I would like to think that parents do not intentionally put their children into these awkward situations. As parents, our job is to provide for our children. Food, shelter and clothing are basic human necessities and are, in my opinion, a no brainer. The provision of these fundamental items does not stop upon the filing of divorce or separation -- nor does it stop once support has been deducted from your paycheck. Most of all, kids do not need to know who pays what and how much for support. Those are adult matters which a child need not worry about. Children should be comfortable asking for basic necessities from either parent. If there is an issue about payment or if there is an imbalance of payment, these are matters for the parents to discuss outside of the presence of children.
So how do we get to the middle ground? As I stated privately to the commenter, you have to start from the position that both parents are equal and willing participants in the coparenting model. That starts with abandoning the idea of “keeping score.” Brendan addressed this point more abstractly but I concur with his overall assessment on this topic. Clearly, the other parent in this situation above not only keeps score but openly states that his child support obligation is enough in the presence of the children. It is my hope that the other parent in this situation will reconsider his position that the children not keep and maintain their own clothes at his home.
In my view, children of two households need first to see that BOTH parents are responsible for providing for their basic needs. I also hope that both parents in this situation will think about working cooperatively to evenly divide the responsibility of purchasing and dividing the children’s clothing, and other items as Brendan and I have discussed in previous posts. This way, one parent doesn’t feel as though he/she is doing more than his/her fair share. Again, we (in practice) start from the principle that these items belong to the children and not us - the parents. Most importantly, maintaining like and similar items at each home creates a feeling of comfort, connection, and welcoming to the child. They are more a member of the household rather than a visitor. This is especially important in households with blended families.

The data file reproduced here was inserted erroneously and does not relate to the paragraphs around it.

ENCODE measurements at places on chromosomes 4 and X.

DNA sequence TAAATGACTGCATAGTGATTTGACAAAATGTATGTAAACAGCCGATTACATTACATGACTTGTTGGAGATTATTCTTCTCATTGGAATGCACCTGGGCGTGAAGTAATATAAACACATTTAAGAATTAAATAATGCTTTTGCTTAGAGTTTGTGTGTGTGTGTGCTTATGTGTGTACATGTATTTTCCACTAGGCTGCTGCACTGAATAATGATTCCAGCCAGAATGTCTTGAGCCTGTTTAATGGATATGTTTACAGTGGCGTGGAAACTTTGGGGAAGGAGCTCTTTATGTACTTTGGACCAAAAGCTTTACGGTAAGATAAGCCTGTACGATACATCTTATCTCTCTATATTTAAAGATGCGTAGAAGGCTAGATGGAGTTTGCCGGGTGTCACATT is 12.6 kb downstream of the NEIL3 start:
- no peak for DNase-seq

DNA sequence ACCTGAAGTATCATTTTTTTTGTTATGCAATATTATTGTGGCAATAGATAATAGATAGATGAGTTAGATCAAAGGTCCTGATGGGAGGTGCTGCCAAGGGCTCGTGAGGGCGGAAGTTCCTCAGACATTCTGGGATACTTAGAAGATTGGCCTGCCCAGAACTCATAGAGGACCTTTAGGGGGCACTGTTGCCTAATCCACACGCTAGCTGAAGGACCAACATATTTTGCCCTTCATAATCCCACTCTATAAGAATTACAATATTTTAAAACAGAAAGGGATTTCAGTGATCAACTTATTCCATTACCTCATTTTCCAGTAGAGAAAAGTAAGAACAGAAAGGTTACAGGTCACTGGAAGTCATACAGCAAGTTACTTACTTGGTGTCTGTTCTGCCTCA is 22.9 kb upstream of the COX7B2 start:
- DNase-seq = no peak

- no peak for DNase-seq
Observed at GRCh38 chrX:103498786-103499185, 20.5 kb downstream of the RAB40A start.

I don’t entirely fault the dad in the situation presented by the commenter. He is probably coming from a place where all he knows is the antiquated model of post-divorce parenting. Further, this dad may not be aware how his behavior and open complaints about child support may be affecting the children. Brendan and I created this site and decided to share our experience with the hope that we can change the narrative from one of an adversarial model to one of cooperation. Hopefully, the parent in this case above will be open to exploring a child focused coparenting model that focuses on the needs of the children first and leaves the business of finances with the adults where it belongs.
Again, many thanks to all of you who have shared your stories, comments, and concern. We welcome the discussion and look forward to hearing more from you all in the future. Until then, be well. - Vanessa